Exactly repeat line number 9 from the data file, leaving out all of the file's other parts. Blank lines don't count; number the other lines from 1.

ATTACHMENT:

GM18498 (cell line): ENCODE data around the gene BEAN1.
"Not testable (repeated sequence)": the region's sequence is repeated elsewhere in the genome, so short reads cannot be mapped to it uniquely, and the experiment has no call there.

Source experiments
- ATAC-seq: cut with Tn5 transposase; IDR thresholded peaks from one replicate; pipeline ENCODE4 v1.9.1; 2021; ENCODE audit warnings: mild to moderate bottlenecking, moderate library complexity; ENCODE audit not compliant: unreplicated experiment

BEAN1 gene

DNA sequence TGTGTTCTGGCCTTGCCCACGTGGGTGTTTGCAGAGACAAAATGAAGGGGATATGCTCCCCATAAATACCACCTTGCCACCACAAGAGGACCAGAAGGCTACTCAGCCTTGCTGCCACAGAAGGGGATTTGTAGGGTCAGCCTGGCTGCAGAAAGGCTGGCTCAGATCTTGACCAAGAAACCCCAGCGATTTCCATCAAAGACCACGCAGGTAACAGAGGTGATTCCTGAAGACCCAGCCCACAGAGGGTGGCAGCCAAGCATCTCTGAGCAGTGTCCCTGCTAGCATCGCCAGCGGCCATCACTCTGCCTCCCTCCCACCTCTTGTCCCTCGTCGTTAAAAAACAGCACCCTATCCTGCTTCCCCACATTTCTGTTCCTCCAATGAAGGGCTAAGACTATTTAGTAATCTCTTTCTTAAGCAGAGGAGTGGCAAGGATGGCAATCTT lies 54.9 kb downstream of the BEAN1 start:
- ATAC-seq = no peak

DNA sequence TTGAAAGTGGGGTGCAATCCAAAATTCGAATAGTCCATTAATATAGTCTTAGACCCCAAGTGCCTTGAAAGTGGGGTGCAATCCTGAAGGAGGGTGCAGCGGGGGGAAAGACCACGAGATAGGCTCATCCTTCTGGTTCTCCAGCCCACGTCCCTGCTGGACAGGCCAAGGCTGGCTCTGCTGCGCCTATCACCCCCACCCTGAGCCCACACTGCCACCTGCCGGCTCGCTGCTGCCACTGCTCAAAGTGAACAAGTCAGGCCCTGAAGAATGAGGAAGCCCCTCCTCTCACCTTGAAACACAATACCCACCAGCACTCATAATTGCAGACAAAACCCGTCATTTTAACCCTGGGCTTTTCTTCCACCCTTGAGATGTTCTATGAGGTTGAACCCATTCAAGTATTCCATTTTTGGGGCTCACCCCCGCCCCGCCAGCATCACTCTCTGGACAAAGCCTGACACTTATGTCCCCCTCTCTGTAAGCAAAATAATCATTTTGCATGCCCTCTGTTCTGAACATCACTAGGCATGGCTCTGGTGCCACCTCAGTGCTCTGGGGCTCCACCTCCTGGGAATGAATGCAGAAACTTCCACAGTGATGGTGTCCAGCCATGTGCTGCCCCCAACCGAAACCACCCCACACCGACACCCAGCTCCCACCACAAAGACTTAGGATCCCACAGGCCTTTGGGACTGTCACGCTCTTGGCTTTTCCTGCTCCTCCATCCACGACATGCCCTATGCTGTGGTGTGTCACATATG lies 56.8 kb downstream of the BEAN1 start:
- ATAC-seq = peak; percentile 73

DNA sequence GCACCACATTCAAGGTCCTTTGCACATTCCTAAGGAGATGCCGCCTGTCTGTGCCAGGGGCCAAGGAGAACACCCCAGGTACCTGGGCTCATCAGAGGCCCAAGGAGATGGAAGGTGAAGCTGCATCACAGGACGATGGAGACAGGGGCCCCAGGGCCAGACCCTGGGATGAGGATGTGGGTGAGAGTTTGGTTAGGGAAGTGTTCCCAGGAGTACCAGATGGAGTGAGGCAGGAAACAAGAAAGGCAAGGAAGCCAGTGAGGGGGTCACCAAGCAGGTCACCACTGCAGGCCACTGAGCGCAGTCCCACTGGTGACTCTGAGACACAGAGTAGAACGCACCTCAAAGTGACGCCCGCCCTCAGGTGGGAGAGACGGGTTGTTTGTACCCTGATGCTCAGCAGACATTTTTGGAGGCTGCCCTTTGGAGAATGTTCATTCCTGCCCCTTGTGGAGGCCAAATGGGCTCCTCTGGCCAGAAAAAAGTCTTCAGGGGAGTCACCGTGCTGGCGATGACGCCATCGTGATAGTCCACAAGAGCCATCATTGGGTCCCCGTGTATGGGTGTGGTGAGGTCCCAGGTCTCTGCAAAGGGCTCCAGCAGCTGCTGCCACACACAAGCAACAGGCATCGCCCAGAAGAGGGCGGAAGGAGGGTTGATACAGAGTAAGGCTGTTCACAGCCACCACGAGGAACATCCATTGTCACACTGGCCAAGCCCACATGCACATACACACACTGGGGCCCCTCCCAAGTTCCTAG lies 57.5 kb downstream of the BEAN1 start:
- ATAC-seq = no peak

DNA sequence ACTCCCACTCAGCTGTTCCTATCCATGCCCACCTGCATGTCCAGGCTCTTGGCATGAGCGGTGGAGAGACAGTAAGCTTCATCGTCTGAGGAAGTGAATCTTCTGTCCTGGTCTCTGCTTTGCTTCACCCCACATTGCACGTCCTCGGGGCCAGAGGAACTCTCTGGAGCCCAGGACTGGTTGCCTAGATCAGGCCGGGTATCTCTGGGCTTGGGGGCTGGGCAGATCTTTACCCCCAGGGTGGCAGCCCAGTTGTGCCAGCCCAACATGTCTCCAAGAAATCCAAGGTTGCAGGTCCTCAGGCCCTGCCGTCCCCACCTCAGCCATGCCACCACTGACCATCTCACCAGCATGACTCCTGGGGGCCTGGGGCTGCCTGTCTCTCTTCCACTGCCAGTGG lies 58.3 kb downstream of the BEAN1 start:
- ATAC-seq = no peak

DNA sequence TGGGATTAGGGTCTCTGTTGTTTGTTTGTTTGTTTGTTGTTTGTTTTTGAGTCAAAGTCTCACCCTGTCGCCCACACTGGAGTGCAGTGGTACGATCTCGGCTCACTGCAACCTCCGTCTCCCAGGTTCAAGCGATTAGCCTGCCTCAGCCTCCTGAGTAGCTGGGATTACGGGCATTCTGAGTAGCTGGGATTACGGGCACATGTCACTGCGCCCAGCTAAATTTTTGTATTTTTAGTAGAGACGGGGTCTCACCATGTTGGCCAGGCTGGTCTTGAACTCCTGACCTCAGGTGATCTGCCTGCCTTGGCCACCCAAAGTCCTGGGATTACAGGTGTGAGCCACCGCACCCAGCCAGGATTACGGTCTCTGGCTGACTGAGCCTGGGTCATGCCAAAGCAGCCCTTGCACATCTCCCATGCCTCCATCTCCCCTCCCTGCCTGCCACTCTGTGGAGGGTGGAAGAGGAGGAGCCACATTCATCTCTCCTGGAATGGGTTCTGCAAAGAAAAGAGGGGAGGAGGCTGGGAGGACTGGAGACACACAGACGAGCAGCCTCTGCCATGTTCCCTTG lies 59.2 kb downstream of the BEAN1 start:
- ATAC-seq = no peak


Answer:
- ATAC-seq = peak; percentile 73